Pure baseball reborn at Spring Training

SCOTTSDALE, Ariz. — I went to my first Giants game when I was four months old and have been a die-hard fan ever since.

My love for the team has brought me to Spring Training in Arizona three times in the last five years. I love the laid-back atmosphere and seeing the young, up-and-coming players in the Giants organization.

There’s nothing I love more than sitting on the lawn, eating ballpark food and keeping track of all the minor league players coming into the game each day.

Cactus League teamsLos Angeles Dodgers
Chicago White Sox
Cincinnati Reds
Cleveland Indians
Chicago Cubs
Milwaukee Brewers
San Diego Padres
Seattle Mariners
Oakland Athletics
Arizona Diamondbacks
Colorado Rockies
Kansas City Royals
Texas Rangers
Los Angeles Angels of Anaheim
San Francisco Giants

After a long winter without my favorite sport, March brings sunshine and baseball, for which I’m very thankful.

Thousands of fans of all shapes, sizes and generations flock to Arizona for Cactus League baseball. 15 teams play at 10 different stadiums, all within a 50-mile radius of one another.

They come for the casual games, the autographs, the pictures with the players, and the camaraderie with other fans.

But they all come for one main reason:

“I just like baseball, any part of it.”

Tim Stone, 79, has traveled to Scottsdale from Modesto. Growing up in Chicago, he first fell in love with baseball at Wrigley Field.

A fan of many baseball teams, Stone includes the Giants in his list. And even though his favorite player of all time is Ernie Banks, he’s fond of a few 2013 Giants, too:

“I like Hunter Pence. And I like Posey. … I’m glad [Pence] came from Philadelphia. I think he belongs here a lot more than he belongs there. And I think he’s gonna stay.”

Stone has been trekking to Spring Training for six years. This year, he brought his granddaughter, Jessica Held, from Pleasanton. She told SFBay:

“This is my first year at Spring Training. … My grandpa asked me if I wanted to go, and I love the Giants, so I said ‘yes!’”

Unlike her grandpa, Jessica is a lifelong Giants fan, even when she was attending college in Southern California:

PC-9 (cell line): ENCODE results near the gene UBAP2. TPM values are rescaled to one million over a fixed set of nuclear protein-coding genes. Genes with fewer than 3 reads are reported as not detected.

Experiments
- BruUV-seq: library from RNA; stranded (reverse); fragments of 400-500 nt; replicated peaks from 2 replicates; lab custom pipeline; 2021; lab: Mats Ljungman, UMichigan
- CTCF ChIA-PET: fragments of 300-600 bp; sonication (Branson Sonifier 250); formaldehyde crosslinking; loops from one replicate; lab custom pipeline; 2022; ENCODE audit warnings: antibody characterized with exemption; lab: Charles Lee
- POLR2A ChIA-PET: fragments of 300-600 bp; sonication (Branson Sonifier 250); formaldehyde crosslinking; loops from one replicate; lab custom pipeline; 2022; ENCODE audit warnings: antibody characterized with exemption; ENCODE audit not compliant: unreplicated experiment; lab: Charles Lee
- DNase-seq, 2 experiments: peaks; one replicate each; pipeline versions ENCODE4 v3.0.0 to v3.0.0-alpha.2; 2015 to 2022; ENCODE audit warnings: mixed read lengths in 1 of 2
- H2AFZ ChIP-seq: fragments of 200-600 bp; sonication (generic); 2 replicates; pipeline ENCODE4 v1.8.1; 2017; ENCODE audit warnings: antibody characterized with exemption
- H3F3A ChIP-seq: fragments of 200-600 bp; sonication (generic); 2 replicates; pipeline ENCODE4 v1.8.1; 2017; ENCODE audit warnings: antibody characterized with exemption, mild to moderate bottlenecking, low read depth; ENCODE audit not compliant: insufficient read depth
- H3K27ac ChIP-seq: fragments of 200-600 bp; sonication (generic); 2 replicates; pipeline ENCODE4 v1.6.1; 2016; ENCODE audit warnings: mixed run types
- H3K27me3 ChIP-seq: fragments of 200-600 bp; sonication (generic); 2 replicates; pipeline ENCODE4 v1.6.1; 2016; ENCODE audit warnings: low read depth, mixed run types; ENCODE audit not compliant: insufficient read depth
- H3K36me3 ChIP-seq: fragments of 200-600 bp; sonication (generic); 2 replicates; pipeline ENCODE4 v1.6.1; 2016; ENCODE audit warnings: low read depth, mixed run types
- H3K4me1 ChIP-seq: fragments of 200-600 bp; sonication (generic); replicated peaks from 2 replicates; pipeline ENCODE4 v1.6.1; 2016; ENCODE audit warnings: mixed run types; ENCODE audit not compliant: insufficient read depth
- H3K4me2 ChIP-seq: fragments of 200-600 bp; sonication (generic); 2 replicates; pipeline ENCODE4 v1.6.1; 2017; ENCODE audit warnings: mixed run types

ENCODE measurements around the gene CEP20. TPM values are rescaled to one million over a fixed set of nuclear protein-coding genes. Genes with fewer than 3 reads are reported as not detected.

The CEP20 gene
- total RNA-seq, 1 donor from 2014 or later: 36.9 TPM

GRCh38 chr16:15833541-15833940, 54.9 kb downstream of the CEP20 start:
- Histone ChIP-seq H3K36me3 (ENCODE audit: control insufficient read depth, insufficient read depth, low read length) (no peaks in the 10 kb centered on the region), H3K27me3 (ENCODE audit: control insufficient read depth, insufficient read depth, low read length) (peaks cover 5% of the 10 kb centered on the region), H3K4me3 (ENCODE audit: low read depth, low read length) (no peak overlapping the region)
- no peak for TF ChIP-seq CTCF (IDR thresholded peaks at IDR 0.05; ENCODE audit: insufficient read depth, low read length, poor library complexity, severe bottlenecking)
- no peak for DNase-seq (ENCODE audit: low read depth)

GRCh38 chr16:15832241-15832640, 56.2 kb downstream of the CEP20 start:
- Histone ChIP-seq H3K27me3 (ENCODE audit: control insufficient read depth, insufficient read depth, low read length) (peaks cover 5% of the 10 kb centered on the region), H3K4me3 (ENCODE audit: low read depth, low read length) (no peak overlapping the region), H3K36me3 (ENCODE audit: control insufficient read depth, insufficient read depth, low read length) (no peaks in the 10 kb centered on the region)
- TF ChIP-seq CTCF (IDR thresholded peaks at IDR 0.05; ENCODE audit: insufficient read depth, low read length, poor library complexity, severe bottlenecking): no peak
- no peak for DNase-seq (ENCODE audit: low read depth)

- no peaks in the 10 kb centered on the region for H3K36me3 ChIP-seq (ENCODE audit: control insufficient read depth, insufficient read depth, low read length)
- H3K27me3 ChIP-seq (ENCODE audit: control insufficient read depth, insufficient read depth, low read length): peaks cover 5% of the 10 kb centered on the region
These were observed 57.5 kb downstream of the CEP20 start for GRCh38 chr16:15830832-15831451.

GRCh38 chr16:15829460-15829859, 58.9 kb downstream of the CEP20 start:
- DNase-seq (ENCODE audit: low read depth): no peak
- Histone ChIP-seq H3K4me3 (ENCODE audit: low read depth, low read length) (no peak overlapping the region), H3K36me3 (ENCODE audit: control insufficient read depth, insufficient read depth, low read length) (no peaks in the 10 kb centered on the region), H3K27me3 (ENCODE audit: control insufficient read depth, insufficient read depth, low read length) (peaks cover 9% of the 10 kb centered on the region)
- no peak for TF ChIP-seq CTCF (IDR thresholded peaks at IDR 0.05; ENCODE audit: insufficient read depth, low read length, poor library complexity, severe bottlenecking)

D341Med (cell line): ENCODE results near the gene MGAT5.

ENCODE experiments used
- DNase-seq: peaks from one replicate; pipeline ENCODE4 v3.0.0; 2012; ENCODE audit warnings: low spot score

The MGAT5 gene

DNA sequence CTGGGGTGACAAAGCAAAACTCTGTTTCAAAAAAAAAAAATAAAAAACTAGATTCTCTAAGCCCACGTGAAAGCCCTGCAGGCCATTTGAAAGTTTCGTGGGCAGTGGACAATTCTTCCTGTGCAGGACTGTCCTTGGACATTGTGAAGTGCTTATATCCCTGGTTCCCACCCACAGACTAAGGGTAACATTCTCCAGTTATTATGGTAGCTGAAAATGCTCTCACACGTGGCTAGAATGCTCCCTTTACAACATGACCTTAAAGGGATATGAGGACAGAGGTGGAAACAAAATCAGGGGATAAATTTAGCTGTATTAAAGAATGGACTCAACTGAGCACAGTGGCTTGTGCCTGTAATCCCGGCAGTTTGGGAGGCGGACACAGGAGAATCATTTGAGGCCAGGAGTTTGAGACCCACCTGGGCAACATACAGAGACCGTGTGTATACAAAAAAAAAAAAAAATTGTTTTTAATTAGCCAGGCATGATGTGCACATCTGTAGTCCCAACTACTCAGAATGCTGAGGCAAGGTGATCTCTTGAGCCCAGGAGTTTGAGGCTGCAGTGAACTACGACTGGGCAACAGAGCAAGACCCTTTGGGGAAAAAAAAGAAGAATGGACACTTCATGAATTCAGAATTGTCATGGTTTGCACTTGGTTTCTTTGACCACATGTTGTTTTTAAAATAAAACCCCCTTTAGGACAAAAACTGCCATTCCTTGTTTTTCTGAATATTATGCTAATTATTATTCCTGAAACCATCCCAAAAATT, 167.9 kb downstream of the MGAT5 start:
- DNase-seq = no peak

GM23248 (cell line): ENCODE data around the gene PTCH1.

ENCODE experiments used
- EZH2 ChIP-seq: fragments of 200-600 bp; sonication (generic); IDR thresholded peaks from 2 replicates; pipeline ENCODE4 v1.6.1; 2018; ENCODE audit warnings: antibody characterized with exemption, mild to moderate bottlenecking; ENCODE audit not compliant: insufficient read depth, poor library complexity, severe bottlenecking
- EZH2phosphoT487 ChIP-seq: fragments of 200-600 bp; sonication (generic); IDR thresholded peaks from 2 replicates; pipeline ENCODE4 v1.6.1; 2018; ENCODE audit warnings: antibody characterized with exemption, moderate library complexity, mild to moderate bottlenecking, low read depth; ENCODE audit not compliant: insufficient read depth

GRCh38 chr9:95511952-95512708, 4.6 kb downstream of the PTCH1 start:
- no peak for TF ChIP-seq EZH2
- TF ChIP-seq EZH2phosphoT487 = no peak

“One of my favorite games was the summer of 2010, and we were playing in L.A. We went up to the ticket counter and asked the ticket man to get us as close to the Giants as he could, because no one wants to sit near the Giants at Dodger Stadium. So he put us directly next to the bullpen, watching Buster warm up. And we had a comeback, and we won. So it was awesome.”

Jessica isn’t the only Giants fan repping the Orange and Black in Southern California. The Kamper family resides in Rancho Cucamonga and made their first visit to Spring Training this year.

Despite living among Dodger fans, Alison, 10, has been a Giants fan her entire life. Her favorite memory from the 2012 postseason? With a smile, she says:

“When they won.”

Winning, though, isn’t necessarily what attracts people to Spring Training.

The last time Paul White was in Scottsdale, Leo Durocher was managing the Chicago Cubs. The 79-year-old from Los Gatos grew up in the Bay Area and loved both the Oakland A’s and the Giants, but had a special place in his heart for San Francisco:

“I’ve seen a lot of good games, but anytime I watched Willie Mays, that was my favorite.”

Ernie Pricco from Santa Rosa also grew up watching Willie Mays as well, but making it to Scottsdale for Spring Training is a tradition for him and his wife:

“We come down to visit friends and go to one game. We want to go to at least one game. … It’s part of baseball. I’ve liked baseball my whole life. Coming to Spring Training, it’s like the kick-off to the whole entire season, and it’s so much fun. It’s very intimate.”

Whether you’re coming for the first time or you make the journey every year; whether your favorite baseball player is Ernie Banks, Willie Mays, or Buster Posey, Spring Training draws in fans from all walks of life.

We were all raised in different place, loving different aspects of the game, loving different players.

But Tim Stone pointed out the one thing that we all have in common.

“Where baseball is, that’s where I want to be.”

Well said, Tim.